The story of this year’s Pax Choir National Choralfest can be summed up in one observation: the audience was on fire. The nearly five-hour event left us exhausted and excited about the enthusiasm shown by many young people, and the possibility that interest in art music in Ghana will last for a long time.
Once every year, various Pax Romana Choirs in Ghana; tertiary choral ensembles from the body of Catholic students, congregate at a host university to celebrate a national festival of choral music. This year’s host was the University of Ghana, and choirs from five other universities; the Catholic University College, KNUST, University of Education (Winneba), University of Mines and Technology and the University of Cape Coast, joined the throng at the Central Cafeteria, on the 25th of March, 2017.
The National Choralfest is the highest profile event on the musical Catholic student’s calendar. Most Pax Choirs hold a smaller-scale “Local Choralfest” event on their campuses before gathering for the national event. Earlier this year, Edmund Abrokwa and Ijeoma Iwuafor, both of Choral Music Ghana, reviewed the Local Choralfest at KNUST which saw James Varrick Armaah and Reverend Enninful share a stage in Kumasi.
As Pax Choirs are amongst the most vibrant tertiary choral ensembles in the country, the national event draws in numbers from the current and past student bodies, especially those from Ghana’s celebrated public universities. It was no wonder that the largest auditorium on the University of Ghana campus was selected to hold six choirs and their raving fans. And even that wasn’t enough.
The first thing one would have noticed at the Central Cafeteria on arrival was the fanfare atmosphere around the venue. Concert-goers in the country may be used to a calmer, quieter atmosphere preceding the events they attend, as audiences usually trickle in right before proceedings. However, the buzz of excitement that surrounded the Central Cafeteria that afternoon showed how the National Choralfest serves as a reunion-of-sorts for alumni from the public universities.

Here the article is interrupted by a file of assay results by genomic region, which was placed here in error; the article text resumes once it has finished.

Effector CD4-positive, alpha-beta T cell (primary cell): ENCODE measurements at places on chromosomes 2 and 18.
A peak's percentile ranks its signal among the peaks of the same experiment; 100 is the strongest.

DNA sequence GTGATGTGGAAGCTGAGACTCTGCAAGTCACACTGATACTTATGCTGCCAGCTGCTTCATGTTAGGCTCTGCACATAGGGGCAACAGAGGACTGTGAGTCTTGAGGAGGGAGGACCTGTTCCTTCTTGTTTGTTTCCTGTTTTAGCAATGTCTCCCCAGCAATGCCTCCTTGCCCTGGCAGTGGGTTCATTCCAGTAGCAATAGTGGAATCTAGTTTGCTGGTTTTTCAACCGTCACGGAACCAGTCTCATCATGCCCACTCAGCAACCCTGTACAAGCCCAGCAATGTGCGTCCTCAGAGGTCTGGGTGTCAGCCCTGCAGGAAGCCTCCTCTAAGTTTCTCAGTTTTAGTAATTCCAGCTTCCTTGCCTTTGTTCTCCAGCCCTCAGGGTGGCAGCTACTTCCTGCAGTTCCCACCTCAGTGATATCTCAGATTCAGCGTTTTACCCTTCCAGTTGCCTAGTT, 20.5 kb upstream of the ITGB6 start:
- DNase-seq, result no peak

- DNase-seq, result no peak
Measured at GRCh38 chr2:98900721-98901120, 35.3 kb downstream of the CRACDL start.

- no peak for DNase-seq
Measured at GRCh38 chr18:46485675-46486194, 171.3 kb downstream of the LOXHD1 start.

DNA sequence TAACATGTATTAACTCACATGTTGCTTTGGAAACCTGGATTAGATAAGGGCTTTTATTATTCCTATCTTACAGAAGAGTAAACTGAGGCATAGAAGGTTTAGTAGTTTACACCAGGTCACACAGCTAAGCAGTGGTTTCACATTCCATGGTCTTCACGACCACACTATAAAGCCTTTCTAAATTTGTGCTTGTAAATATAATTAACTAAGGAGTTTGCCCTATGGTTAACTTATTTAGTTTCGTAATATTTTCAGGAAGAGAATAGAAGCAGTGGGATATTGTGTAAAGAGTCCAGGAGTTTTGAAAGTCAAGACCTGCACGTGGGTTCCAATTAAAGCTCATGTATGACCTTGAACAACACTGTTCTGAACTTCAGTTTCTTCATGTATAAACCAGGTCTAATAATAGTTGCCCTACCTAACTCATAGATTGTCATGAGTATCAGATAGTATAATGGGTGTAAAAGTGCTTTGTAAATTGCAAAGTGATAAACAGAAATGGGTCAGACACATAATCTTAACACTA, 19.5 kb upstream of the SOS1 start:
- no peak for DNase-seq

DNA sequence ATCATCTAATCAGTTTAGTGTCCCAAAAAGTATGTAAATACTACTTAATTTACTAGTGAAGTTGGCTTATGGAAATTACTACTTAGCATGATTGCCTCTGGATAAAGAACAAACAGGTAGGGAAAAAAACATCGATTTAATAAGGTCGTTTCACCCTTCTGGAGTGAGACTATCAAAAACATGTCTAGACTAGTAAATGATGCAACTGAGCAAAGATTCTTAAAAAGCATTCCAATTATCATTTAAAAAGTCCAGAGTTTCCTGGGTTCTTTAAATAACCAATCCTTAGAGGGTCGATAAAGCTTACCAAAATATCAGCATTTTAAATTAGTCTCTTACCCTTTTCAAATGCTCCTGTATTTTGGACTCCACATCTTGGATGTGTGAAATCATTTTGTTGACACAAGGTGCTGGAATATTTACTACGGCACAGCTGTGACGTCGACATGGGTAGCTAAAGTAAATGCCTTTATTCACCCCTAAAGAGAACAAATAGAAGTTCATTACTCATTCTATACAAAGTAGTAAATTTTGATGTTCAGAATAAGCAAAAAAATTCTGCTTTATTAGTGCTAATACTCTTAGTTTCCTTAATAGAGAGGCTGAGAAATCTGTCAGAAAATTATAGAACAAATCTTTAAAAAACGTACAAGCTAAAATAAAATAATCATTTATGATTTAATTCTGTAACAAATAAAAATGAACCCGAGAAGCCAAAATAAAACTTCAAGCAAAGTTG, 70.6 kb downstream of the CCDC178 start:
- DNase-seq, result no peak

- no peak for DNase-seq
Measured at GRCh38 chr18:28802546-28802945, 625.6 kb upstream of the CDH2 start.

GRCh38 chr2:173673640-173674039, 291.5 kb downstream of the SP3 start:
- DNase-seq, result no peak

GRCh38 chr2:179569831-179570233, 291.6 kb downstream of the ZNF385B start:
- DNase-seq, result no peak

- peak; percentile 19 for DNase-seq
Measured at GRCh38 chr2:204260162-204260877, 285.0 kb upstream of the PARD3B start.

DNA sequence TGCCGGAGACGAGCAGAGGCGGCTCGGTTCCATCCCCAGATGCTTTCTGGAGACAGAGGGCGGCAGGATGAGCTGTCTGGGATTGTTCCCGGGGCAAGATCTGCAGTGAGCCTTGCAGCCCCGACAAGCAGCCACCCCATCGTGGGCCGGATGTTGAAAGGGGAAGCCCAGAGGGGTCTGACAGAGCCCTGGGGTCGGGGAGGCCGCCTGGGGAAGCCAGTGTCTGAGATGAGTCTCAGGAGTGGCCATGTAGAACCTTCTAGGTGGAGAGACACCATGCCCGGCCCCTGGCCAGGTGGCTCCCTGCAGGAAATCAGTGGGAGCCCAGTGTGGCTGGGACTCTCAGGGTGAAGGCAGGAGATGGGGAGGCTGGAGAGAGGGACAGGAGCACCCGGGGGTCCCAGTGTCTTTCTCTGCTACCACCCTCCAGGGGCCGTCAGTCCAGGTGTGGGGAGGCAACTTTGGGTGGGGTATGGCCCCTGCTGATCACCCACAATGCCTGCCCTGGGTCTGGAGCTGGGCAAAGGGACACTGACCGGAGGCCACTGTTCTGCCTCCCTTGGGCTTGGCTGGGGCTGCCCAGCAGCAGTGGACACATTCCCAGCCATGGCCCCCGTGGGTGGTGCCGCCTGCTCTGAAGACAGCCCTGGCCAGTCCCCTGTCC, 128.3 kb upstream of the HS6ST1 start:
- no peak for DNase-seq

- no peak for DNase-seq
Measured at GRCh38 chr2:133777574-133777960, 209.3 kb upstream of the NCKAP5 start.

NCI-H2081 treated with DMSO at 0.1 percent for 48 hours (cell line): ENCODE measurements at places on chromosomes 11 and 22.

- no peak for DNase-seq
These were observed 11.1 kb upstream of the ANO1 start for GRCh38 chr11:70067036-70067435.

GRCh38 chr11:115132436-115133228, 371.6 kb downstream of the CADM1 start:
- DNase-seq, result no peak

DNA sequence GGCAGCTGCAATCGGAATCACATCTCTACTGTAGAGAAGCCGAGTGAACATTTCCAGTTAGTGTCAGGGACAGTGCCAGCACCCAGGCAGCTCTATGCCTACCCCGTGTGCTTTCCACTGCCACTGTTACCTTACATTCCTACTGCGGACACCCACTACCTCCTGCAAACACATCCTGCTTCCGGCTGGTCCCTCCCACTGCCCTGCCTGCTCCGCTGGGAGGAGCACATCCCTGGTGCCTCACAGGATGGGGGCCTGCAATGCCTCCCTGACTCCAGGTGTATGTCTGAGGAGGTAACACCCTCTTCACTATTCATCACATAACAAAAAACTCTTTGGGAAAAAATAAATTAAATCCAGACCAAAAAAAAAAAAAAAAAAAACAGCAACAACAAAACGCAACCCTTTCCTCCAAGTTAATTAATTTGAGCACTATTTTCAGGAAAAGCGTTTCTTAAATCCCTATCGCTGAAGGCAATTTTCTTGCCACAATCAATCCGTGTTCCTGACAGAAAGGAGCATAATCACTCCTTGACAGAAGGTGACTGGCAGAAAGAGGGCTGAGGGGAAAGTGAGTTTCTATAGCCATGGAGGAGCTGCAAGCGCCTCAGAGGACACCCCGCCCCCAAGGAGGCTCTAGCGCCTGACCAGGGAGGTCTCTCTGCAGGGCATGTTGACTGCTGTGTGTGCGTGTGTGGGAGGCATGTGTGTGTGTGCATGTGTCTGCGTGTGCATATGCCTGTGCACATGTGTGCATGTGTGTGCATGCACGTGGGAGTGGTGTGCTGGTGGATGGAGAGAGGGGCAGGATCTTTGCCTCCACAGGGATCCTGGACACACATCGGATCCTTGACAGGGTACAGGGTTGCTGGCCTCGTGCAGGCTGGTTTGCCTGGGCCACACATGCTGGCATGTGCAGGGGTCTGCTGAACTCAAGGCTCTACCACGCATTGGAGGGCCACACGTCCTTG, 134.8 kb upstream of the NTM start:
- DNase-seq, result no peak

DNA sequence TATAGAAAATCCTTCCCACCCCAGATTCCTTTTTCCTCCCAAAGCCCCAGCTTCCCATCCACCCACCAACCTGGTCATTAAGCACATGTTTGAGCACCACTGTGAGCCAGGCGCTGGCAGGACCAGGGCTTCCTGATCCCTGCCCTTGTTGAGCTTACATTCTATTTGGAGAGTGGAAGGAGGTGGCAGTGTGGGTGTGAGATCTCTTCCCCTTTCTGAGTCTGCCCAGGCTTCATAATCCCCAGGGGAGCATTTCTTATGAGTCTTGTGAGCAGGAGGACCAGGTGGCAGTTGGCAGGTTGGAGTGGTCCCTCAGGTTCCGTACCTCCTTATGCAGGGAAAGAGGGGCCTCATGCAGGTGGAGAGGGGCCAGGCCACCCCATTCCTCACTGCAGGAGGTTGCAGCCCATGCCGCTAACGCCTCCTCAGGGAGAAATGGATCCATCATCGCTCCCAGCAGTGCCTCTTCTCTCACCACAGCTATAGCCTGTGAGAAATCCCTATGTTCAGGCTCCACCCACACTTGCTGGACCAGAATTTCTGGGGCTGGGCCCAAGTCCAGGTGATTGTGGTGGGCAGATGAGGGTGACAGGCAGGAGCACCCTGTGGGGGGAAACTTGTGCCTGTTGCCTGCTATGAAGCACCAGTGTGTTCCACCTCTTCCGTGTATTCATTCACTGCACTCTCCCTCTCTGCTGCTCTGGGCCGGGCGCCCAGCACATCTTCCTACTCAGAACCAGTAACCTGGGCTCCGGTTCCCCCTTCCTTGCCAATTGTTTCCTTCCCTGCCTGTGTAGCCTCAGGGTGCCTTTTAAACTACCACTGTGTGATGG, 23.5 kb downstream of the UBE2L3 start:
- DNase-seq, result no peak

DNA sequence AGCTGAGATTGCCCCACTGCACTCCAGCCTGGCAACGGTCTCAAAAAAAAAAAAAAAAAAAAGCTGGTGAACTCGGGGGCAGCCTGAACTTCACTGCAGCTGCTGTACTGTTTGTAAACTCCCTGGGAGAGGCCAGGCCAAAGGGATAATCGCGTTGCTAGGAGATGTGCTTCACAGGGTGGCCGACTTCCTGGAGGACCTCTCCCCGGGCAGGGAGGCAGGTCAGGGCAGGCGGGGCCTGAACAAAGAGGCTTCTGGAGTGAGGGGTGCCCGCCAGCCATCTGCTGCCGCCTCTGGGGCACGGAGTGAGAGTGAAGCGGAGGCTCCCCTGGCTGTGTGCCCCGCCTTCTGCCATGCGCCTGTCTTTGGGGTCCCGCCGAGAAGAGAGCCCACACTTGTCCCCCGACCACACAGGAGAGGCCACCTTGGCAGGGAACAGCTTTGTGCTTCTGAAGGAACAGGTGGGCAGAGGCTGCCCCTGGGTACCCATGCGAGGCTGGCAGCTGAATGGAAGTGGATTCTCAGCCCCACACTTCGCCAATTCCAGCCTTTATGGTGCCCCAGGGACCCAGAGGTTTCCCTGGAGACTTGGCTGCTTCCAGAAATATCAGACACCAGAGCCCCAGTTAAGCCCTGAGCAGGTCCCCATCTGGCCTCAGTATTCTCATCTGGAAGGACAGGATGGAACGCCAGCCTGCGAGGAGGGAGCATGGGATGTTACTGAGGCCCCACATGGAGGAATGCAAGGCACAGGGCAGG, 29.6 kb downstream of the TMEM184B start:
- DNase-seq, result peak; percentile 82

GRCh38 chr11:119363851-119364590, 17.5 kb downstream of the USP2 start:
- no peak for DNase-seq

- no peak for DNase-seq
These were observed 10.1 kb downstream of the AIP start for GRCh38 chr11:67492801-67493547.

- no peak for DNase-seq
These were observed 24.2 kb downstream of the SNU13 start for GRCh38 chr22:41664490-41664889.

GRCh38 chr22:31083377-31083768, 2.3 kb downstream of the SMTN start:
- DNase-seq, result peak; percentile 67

The excitement seen at the event preceded it by several weeks, with the hosts and visiting choirs keeping up the momentum on social media. Significant sponsors, such as CitiFM, the Cocoa Processing Company and the Daily Graphic ensured that this event was sufficiently publicised and supported by recognisable brands. The ingenious publicity of the host choir definitely caught my attention. The level of attendance on the day of the event lived up to the buzz generated in the run-up.
Choralfest 2017 started with an opening prayer and address by the President of the host choir, Mr. Benjamin Nikoi. Pax Choir UG, the hosts, provided a lengthy opener before the event proper began.
Of the honoured guests in attendance, Dr. Kenn Kafui, composer of Mida Akpe and Dzidzorm, two widely performed choral works, gave an extended address on the important role the Roman Catholic Church played in the development of Western art music, from which our own style of choral music has emerged. Kenn Kafui briefly traced the development of Western music from the relatively unsophisticated Gregorian Chant, through to the flourishing of intricacy at the height of Baroque Europe. His address, not lingering on what we already know, touched on some of his own observations of the developing contemporary style of choral music in the country. He highlighted such things as the pervasiveness of the electronic keyboard and how it enables small ensembles to mimic entire orchestras, with each synthesizer emulating one main section of your standard orchestra.
After the acknowledgement of history and his nod to the making of new history, the music began. Each choir was allotted twenty minutes for their performance. A cursory glance through the program didn’t reveal any significant leaning towards the music of a particular place or period. The selections for performance were fairly standard for anyone who has paid attention to Ghanaian choral music concerts for a few years: pieces from Handel and Haydn oratorios, old and contemporary English church music and Ghanaian anthems and highlifes. What was quite impressive was the presence of young composers such as Samuel Yawson and Dennis Adusei (both of Pax Choir UCC, which performed Yawson’s Mida Akpe and the latter’s Osee ye!) and Albert Adusei Dua, a young Catholic musician and medical doctor based in Kumasi.
Among what was noteworthy in this year’s performances were the contemporary pop songs performed by the Catholic University of Ghana and others. Their selections seemed to lean less on what we’re familiar with in this setting, and more on the “gospel” style of music typical of pop choirs in the country. Their performance suggested, to me at least, a warming up to choral pop music by the community. I’ve noticed the trend in other places as well, so there might be something to the observation.